The 1989 census showed the same regional shifts noted in 1959. One trend was the shift of the country's population center from west to east. This change was caused by high rates of natural increase in the central Asian republics and in Azerbaijan. Another long-term trend was the movement of many people from the western and central areas of European Russia to the southern republics. This led to serious regional imbalances in manpower. Young men continued to migrate from rural areas to cities. Growth in urban population was very high in central Asia, Azerbaijan, and Armenia. Here, urban growth resulted from high rates of both natural increase and immigration. The traditionally agricultural republics of Lithuania, Belarus, and Moldova experienced massive rural-to-urban migration.
Urban population increased by 24.3 million between 1979 and 1989.Natural increase added 13.7 million people. Another 10.6 million migrated to urban areas. Rural population decreased by 900,000. At the same time, growing rural communities were reclassified as urban. In 1959, only three cities—Moscow, Leningrad, and Kiev—had more than one million inhabitants. By 1970, 10 cities exceeded the one-million mark. In 1989, there were 24 cities of one million or more. The number of cities with populations of 100,000 to 500,000 grew by 9 percent. The number of cities of between 500,000 and one million people increased by 18 percent. Population increases, both urban and rural, were not uniform.Most of the overall population growth took place in central Asia. The central Asian republics had a strong tradition of large families.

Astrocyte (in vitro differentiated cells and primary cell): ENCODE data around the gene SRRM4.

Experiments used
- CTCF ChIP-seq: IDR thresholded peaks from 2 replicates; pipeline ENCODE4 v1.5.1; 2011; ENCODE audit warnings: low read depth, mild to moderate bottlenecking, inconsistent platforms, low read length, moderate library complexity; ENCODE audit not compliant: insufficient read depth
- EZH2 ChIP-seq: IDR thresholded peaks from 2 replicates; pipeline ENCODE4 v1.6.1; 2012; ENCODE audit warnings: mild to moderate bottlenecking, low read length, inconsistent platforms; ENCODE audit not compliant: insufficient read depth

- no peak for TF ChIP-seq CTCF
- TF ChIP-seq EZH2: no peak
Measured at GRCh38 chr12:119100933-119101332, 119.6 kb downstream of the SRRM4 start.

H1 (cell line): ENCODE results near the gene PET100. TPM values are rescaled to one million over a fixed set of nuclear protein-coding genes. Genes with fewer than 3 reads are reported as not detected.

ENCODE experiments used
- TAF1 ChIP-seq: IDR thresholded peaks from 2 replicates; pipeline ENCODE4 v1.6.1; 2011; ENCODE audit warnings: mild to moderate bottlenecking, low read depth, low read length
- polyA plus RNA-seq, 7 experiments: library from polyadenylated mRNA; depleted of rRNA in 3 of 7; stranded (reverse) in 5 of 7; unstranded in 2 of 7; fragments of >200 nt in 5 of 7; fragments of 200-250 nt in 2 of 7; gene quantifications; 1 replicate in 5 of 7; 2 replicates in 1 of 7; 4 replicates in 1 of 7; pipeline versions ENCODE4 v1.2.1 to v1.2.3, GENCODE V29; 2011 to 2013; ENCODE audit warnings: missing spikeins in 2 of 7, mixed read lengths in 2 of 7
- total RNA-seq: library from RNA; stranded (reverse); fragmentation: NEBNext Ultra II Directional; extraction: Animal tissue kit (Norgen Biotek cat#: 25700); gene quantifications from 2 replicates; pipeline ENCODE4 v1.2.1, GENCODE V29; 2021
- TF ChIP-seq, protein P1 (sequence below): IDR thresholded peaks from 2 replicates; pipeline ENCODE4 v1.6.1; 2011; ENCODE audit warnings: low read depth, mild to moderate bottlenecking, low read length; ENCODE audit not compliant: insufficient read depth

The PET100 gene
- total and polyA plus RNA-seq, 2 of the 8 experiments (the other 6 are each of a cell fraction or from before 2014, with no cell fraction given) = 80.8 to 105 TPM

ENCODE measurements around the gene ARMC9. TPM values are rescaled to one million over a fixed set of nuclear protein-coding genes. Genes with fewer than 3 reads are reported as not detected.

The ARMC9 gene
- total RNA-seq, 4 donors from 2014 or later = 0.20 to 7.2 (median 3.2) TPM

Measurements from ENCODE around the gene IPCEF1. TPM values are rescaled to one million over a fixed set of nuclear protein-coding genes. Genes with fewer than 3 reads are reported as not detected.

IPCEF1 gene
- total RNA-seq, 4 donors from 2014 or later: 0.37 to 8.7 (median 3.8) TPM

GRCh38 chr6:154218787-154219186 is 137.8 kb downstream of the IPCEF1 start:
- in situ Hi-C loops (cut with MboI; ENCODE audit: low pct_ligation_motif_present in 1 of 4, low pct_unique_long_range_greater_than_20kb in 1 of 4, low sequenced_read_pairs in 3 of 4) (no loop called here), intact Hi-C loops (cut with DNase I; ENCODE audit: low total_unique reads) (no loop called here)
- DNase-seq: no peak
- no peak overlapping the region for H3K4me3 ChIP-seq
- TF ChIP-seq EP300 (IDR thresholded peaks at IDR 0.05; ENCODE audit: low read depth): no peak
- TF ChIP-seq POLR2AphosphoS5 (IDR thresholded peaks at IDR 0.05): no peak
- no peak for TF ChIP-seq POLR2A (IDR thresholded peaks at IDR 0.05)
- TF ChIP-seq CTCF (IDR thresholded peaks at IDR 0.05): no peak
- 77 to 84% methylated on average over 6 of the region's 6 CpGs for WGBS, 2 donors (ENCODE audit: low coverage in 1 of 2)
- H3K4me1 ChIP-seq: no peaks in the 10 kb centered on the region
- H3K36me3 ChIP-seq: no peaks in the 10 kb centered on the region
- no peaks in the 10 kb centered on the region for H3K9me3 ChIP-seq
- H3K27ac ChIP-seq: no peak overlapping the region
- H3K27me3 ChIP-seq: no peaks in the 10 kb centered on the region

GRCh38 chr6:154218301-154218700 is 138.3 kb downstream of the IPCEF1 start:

There are many reasons these figures have not changed for decades, including the social structure of village life, the low level of education, and the reduction in infant mortality.Many Soviet demographers believed that high population growth reduced the quality of life; consequently, they strengthened family planning services in these areas.
The Russian Federation (Russia) is the largest post-Soviet nation. It contains more than 75 percent of the territory, but only half of the population of the former Soviet Union. Russia remains the world's largest country. With approximately 143 million people, Russia today has the world's sixth-largest population.